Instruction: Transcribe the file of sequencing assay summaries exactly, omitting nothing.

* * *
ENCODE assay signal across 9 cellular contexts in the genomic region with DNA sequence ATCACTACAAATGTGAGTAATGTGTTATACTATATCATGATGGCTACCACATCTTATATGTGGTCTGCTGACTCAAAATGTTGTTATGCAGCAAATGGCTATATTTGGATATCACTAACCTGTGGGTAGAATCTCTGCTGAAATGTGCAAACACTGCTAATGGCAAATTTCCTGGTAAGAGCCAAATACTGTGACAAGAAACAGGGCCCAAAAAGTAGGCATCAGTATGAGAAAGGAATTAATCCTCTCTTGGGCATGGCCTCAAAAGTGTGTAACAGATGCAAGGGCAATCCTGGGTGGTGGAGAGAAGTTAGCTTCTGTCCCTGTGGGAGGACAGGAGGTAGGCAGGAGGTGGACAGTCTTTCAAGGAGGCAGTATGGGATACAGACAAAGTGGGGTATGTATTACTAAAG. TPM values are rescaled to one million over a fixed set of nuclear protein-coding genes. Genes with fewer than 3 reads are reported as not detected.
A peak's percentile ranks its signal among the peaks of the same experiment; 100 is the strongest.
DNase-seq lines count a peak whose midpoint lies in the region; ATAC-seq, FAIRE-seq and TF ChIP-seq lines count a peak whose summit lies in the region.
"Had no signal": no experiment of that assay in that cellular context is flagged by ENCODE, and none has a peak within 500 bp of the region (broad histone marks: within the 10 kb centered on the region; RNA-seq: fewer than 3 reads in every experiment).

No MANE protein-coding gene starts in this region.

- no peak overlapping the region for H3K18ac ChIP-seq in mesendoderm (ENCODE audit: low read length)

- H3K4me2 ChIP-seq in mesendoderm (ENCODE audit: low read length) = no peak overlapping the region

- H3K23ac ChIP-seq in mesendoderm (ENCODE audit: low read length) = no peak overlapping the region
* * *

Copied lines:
ENCODE assay signal across 9 cellular contexts in the genomic region with DNA sequence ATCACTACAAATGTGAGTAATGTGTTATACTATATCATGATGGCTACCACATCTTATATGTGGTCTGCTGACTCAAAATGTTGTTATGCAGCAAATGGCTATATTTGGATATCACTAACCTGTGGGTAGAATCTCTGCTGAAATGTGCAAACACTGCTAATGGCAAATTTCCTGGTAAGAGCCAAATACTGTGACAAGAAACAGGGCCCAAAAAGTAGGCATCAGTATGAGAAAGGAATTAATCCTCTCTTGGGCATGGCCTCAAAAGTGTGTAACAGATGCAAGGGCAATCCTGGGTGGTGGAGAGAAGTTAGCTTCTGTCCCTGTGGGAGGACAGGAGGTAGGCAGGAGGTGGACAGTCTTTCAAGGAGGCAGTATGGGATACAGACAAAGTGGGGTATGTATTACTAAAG. TPM values are rescaled to one million over a fixed set of nuclear protein-coding genes. Genes with fewer than 3 reads are reported as not detected.
A peak's percentile ranks its signal among the peaks of the same experiment; 100 is the strongest.
DNase-seq lines count a peak whose midpoint lies in the region; ATAC-seq, FAIRE-seq and TF ChIP-seq lines count a peak whose summit lies in the region.
"Had no signal": no experiment of that assay in that cellular context is flagged by ENCODE, and none has a peak within 500 bp of the region (broad histone marks: within the 10 kb centered on the region; RNA-seq: fewer than 3 reads in every experiment).

No MANE protein-coding gene starts in this region.

- no peak overlapping the region for H3K18ac ChIP-seq in mesendoderm (ENCODE audit: low read length)

- H3K4me2 ChIP-seq in mesendoderm (ENCODE audit: low read length) = no peak overlapping the region

- H3K23ac ChIP-seq in mesendoderm (ENCODE audit: low read length) = no peak overlapping the region